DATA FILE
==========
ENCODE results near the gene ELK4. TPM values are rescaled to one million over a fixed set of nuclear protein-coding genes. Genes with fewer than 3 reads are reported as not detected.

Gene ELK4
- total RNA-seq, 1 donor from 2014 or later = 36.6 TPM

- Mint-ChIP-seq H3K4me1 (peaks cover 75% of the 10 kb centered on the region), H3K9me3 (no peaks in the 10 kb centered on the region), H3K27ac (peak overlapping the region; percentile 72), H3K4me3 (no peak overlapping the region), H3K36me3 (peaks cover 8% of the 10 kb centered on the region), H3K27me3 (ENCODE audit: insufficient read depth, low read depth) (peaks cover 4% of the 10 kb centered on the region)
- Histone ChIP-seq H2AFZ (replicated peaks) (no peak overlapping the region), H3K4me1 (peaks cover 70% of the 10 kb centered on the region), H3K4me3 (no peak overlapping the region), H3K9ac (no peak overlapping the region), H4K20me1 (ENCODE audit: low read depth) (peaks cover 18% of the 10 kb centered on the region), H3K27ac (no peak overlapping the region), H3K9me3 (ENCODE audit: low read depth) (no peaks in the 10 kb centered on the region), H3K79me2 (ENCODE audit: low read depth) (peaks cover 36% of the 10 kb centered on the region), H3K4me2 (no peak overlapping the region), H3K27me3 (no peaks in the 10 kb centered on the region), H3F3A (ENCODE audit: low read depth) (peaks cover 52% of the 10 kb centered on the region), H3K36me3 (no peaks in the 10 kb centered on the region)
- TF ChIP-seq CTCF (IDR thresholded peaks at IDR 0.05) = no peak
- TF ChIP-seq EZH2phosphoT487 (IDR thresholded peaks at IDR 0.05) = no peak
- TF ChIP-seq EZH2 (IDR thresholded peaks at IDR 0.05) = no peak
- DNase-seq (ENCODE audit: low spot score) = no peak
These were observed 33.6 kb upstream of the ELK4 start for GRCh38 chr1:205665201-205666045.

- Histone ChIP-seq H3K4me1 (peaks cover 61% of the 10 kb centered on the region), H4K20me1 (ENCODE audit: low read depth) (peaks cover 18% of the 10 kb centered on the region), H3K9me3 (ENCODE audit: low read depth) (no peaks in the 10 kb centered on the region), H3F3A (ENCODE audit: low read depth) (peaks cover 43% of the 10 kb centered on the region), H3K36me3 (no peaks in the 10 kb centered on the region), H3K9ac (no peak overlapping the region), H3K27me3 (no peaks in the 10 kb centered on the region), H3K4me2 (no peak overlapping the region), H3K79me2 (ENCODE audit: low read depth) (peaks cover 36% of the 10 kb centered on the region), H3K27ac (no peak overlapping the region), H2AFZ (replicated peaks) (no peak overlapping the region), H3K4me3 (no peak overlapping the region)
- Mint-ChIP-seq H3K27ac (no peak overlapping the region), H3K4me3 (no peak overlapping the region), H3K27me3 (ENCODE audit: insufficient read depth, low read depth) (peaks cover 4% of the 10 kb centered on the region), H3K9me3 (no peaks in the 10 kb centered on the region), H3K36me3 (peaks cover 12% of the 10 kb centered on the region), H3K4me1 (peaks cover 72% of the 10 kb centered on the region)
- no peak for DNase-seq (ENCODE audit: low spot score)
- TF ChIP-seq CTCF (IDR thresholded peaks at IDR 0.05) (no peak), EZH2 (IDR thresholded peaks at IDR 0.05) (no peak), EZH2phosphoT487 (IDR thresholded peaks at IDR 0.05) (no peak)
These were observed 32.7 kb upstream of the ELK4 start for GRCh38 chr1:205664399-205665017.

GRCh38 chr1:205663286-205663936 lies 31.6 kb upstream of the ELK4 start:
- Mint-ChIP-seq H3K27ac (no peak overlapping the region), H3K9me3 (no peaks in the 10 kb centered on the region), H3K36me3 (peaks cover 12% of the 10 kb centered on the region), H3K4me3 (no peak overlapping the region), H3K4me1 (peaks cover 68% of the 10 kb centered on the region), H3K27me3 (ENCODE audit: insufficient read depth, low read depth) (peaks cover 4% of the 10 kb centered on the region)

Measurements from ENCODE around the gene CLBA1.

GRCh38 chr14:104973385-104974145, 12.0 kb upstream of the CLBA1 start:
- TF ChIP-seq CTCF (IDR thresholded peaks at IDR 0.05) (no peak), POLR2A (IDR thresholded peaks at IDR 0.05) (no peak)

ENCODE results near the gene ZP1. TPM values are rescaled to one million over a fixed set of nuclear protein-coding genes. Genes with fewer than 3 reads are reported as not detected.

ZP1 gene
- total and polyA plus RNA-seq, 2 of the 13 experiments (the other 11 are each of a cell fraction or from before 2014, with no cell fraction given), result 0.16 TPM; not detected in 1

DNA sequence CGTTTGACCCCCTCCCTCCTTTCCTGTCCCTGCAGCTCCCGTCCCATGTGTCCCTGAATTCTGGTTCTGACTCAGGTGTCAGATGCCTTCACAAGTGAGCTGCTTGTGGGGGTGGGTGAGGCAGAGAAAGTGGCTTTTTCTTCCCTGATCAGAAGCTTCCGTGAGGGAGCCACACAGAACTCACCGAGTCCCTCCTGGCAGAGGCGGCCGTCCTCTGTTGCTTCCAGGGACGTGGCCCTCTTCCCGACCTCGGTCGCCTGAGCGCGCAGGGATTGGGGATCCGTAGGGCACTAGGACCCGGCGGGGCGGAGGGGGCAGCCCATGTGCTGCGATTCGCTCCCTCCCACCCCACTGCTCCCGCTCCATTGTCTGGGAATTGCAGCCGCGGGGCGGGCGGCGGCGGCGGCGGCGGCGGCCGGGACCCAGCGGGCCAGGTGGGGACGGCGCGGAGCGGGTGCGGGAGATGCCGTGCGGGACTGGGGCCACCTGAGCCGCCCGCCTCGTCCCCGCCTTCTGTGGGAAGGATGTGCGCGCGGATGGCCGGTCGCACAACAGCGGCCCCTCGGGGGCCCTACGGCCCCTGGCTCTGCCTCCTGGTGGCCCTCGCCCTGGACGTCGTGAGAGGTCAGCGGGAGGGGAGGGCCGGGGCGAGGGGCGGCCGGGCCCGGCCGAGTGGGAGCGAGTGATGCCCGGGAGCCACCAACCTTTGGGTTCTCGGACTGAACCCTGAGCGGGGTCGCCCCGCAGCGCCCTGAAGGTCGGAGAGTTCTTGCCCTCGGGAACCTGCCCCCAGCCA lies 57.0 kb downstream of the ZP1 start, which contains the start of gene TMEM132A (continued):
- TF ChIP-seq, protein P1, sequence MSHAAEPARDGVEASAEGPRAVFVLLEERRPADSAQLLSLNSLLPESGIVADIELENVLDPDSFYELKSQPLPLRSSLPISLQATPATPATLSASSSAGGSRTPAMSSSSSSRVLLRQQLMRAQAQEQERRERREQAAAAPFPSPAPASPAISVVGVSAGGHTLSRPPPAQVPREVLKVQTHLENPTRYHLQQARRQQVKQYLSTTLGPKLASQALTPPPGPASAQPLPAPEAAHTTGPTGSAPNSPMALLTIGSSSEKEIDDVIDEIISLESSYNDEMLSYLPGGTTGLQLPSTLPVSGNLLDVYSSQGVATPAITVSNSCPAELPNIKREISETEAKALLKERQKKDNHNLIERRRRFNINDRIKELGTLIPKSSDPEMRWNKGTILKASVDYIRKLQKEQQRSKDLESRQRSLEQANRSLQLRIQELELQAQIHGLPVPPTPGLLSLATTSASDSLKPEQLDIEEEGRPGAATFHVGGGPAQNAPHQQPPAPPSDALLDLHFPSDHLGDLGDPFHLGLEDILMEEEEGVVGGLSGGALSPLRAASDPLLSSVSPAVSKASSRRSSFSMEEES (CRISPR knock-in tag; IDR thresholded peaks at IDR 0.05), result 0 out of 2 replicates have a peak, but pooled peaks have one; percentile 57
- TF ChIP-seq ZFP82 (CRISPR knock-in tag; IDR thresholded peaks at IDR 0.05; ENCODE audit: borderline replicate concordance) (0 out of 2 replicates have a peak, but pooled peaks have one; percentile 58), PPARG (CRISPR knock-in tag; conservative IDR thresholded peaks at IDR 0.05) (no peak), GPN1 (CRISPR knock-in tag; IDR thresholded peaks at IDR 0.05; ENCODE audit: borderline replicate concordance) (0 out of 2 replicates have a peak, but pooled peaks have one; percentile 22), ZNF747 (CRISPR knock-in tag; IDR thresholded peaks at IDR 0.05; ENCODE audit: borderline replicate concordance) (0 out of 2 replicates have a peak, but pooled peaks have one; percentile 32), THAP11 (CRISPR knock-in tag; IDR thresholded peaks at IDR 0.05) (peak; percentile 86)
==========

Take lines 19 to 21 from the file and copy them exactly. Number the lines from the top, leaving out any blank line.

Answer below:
GRCh38 chr14:104973385-104974145, 12.0 kb upstream of the CLBA1 start:
- TF ChIP-seq CTCF (IDR thresholded peaks at IDR 0.05) (no peak), POLR2A (IDR thresholded peaks at IDR 0.05) (no peak)

ENCODE results near the gene ZP1. TPM values are rescaled to one million over a fixed set of nuclear protein-coding genes. Genes with fewer than 3 reads are reported as not detected.